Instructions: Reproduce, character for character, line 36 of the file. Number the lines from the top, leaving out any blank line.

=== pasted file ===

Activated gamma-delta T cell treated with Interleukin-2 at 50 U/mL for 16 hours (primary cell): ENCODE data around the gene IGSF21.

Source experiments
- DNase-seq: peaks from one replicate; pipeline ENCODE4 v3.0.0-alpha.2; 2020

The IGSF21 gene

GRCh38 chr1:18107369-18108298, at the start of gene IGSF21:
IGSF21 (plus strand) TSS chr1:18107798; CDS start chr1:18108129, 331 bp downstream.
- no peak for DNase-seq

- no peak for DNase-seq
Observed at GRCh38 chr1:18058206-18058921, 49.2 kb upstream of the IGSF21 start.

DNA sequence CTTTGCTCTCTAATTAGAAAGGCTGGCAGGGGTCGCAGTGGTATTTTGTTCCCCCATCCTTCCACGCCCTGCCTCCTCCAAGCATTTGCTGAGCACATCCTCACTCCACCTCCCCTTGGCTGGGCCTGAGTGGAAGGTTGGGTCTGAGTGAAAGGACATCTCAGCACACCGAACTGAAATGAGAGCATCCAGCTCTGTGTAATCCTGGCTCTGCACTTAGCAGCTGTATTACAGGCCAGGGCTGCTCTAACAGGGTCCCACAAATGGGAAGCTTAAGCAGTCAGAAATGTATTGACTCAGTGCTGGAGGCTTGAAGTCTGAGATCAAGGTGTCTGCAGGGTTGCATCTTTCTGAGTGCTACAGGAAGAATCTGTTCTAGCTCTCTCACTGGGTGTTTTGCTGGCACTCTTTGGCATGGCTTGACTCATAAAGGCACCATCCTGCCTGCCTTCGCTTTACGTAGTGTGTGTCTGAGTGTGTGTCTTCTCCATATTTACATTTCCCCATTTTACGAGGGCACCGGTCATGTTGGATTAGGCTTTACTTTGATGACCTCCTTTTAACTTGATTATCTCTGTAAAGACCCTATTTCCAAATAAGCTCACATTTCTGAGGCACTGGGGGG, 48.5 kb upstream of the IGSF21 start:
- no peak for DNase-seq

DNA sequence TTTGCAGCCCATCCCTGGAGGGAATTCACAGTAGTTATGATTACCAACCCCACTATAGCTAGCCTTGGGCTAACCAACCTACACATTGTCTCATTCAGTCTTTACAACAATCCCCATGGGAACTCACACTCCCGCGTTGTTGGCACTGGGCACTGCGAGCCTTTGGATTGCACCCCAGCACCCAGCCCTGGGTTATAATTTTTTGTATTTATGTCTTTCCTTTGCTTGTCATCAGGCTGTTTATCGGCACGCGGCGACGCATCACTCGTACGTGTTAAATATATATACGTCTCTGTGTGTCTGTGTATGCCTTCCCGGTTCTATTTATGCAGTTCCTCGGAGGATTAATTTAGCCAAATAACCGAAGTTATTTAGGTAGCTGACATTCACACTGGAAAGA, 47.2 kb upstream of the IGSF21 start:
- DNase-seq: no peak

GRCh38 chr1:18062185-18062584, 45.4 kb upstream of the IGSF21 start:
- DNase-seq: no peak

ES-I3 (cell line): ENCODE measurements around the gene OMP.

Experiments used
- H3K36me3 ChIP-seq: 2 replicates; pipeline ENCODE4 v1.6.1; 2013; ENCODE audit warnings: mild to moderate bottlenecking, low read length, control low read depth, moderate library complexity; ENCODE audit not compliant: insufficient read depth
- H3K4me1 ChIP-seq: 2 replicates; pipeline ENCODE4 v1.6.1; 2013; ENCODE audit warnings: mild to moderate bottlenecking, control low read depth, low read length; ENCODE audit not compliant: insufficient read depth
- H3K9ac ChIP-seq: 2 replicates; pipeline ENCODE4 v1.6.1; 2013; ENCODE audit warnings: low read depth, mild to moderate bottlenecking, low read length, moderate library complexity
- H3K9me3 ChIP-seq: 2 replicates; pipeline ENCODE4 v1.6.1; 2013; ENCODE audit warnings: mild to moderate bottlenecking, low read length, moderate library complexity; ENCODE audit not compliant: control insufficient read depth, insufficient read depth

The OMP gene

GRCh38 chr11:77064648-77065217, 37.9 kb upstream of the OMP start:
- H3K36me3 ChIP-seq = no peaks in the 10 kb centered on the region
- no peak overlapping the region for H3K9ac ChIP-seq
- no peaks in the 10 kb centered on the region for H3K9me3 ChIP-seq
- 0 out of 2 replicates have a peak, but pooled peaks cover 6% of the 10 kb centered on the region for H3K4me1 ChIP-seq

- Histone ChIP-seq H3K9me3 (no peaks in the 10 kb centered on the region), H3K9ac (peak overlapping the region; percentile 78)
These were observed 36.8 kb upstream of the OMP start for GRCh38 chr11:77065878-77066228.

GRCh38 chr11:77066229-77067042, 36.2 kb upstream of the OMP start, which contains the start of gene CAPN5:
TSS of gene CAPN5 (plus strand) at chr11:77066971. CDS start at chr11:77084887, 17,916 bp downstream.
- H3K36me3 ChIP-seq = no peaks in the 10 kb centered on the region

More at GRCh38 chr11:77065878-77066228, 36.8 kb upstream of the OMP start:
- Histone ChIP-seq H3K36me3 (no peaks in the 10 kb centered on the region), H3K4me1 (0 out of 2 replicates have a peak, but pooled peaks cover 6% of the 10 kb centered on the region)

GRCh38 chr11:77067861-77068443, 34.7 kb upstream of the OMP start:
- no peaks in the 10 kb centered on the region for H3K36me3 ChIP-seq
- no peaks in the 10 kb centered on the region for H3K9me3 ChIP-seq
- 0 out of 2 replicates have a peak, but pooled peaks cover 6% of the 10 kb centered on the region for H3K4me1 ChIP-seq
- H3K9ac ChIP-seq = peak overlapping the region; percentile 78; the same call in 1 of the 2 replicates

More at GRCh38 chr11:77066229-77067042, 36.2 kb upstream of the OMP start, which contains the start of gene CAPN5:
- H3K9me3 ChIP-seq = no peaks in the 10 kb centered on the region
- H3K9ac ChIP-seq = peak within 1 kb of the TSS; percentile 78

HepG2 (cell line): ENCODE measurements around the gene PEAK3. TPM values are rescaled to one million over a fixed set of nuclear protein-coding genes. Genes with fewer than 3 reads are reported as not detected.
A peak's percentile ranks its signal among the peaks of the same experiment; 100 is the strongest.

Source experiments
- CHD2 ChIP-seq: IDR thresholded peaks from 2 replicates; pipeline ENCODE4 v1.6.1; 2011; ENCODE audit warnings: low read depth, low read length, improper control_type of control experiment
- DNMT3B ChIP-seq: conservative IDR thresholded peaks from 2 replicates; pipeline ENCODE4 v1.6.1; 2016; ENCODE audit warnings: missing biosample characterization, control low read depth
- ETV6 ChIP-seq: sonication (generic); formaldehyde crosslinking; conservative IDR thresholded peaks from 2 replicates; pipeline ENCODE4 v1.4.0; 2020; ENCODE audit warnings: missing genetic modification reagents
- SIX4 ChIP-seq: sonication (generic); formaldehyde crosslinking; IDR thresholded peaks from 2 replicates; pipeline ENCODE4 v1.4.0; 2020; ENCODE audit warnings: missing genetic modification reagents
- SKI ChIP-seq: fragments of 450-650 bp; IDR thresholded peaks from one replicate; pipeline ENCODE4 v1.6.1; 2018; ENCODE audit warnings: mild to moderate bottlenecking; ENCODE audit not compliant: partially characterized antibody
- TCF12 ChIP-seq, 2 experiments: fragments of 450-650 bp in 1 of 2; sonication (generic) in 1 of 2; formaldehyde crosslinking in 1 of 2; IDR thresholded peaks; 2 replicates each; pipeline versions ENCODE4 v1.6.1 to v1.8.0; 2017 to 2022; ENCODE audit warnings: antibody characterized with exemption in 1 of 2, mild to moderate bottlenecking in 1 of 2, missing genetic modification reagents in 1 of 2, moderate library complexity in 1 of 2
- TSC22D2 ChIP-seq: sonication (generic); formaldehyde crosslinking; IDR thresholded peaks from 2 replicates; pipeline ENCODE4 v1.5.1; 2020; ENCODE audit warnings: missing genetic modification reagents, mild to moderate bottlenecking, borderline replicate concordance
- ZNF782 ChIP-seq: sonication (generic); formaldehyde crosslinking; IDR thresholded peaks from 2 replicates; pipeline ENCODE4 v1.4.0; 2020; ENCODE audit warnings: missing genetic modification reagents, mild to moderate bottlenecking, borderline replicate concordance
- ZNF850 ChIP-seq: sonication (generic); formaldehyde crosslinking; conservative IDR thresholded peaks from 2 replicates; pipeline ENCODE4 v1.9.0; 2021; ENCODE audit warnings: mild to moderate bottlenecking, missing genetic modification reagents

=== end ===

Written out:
- no peaks in the 10 kb centered on the region for H3K36me3 ChIP-seq